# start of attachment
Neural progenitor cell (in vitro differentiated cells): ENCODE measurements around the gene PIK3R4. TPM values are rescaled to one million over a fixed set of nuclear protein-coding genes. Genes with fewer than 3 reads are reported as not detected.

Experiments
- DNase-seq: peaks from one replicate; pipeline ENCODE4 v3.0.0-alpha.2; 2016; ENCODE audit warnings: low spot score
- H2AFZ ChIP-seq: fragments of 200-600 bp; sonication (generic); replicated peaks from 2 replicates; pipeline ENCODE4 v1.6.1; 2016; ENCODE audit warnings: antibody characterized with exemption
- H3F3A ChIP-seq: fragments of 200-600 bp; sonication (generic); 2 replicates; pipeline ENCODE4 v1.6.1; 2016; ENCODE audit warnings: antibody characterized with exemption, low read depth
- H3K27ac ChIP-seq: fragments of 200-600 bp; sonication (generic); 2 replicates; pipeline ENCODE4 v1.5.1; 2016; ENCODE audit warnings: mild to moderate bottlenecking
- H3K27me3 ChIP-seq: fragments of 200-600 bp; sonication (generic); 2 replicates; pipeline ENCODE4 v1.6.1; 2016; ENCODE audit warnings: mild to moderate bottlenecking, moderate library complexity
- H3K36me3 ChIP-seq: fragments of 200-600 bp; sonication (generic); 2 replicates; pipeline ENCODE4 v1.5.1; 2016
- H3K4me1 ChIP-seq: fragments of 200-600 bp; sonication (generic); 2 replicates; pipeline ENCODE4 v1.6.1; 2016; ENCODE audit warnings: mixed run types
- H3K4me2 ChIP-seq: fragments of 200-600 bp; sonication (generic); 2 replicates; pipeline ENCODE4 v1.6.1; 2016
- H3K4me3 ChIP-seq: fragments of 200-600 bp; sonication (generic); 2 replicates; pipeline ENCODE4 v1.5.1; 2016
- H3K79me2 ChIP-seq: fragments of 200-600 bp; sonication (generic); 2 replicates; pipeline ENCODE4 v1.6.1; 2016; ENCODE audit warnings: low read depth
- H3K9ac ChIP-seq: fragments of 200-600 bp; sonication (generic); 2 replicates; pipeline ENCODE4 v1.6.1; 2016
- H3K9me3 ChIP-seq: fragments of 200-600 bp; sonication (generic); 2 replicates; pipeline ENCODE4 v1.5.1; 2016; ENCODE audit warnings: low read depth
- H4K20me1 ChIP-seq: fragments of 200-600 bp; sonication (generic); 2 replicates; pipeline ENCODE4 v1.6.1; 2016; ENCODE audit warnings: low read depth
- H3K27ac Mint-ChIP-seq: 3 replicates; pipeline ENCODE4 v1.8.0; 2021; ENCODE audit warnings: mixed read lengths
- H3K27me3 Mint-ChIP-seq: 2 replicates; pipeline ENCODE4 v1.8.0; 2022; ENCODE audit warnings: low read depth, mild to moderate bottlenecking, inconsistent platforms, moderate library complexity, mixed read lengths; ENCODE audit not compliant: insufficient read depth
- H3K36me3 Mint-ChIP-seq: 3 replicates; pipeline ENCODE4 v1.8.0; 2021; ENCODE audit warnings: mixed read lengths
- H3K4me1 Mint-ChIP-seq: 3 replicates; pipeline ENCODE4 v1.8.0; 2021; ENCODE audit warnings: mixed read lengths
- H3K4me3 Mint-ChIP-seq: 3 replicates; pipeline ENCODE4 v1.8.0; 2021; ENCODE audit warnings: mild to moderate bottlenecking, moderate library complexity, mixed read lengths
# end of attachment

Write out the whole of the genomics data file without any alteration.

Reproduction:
Neural progenitor cell (in vitro differentiated cells): ENCODE measurements around the gene PIK3R4. TPM values are rescaled to one million over a fixed set of nuclear protein-coding genes. Genes with fewer than 3 reads are reported as not detected.

Experiments
- DNase-seq: peaks from one replicate; pipeline ENCODE4 v3.0.0-alpha.2; 2016; ENCODE audit warnings: low spot score
- H2AFZ ChIP-seq: fragments of 200-600 bp; sonication (generic); replicated peaks from 2 replicates; pipeline ENCODE4 v1.6.1; 2016; ENCODE audit warnings: antibody characterized with exemption
- H3F3A ChIP-seq: fragments of 200-600 bp; sonication (generic); 2 replicates; pipeline ENCODE4 v1.6.1; 2016; ENCODE audit warnings: antibody characterized with exemption, low read depth
- H3K27ac ChIP-seq: fragments of 200-600 bp; sonication (generic); 2 replicates; pipeline ENCODE4 v1.5.1; 2016; ENCODE audit warnings: mild to moderate bottlenecking
- H3K27me3 ChIP-seq: fragments of 200-600 bp; sonication (generic); 2 replicates; pipeline ENCODE4 v1.6.1; 2016; ENCODE audit warnings: mild to moderate bottlenecking, moderate library complexity
- H3K36me3 ChIP-seq: fragments of 200-600 bp; sonication (generic); 2 replicates; pipeline ENCODE4 v1.5.1; 2016
- H3K4me1 ChIP-seq: fragments of 200-600 bp; sonication (generic); 2 replicates; pipeline ENCODE4 v1.6.1; 2016; ENCODE audit warnings: mixed run types
- H3K4me2 ChIP-seq: fragments of 200-600 bp; sonication (generic); 2 replicates; pipeline ENCODE4 v1.6.1; 2016
- H3K4me3 ChIP-seq: fragments of 200-600 bp; sonication (generic); 2 replicates; pipeline ENCODE4 v1.5.1; 2016
- H3K79me2 ChIP-seq: fragments of 200-600 bp; sonication (generic); 2 replicates; pipeline ENCODE4 v1.6.1; 2016; ENCODE audit warnings: low read depth
- H3K9ac ChIP-seq: fragments of 200-600 bp; sonication (generic); 2 replicates; pipeline ENCODE4 v1.6.1; 2016
- H3K9me3 ChIP-seq: fragments of 200-600 bp; sonication (generic); 2 replicates; pipeline ENCODE4 v1.5.1; 2016; ENCODE audit warnings: low read depth
- H4K20me1 ChIP-seq: fragments of 200-600 bp; sonication (generic); 2 replicates; pipeline ENCODE4 v1.6.1; 2016; ENCODE audit warnings: low read depth
- H3K27ac Mint-ChIP-seq: 3 replicates; pipeline ENCODE4 v1.8.0; 2021; ENCODE audit warnings: mixed read lengths
- H3K27me3 Mint-ChIP-seq: 2 replicates; pipeline ENCODE4 v1.8.0; 2022; ENCODE audit warnings: low read depth, mild to moderate bottlenecking, inconsistent platforms, moderate library complexity, mixed read lengths; ENCODE audit not compliant: insufficient read depth
- H3K36me3 Mint-ChIP-seq: 3 replicates; pipeline ENCODE4 v1.8.0; 2021; ENCODE audit warnings: mixed read lengths
- H3K4me1 Mint-ChIP-seq: 3 replicates; pipeline ENCODE4 v1.8.0; 2021; ENCODE audit warnings: mixed read lengths
- H3K4me3 Mint-ChIP-seq: 3 replicates; pipeline ENCODE4 v1.8.0; 2021; ENCODE audit warnings: mild to moderate bottlenecking, moderate library complexity, mixed read lengths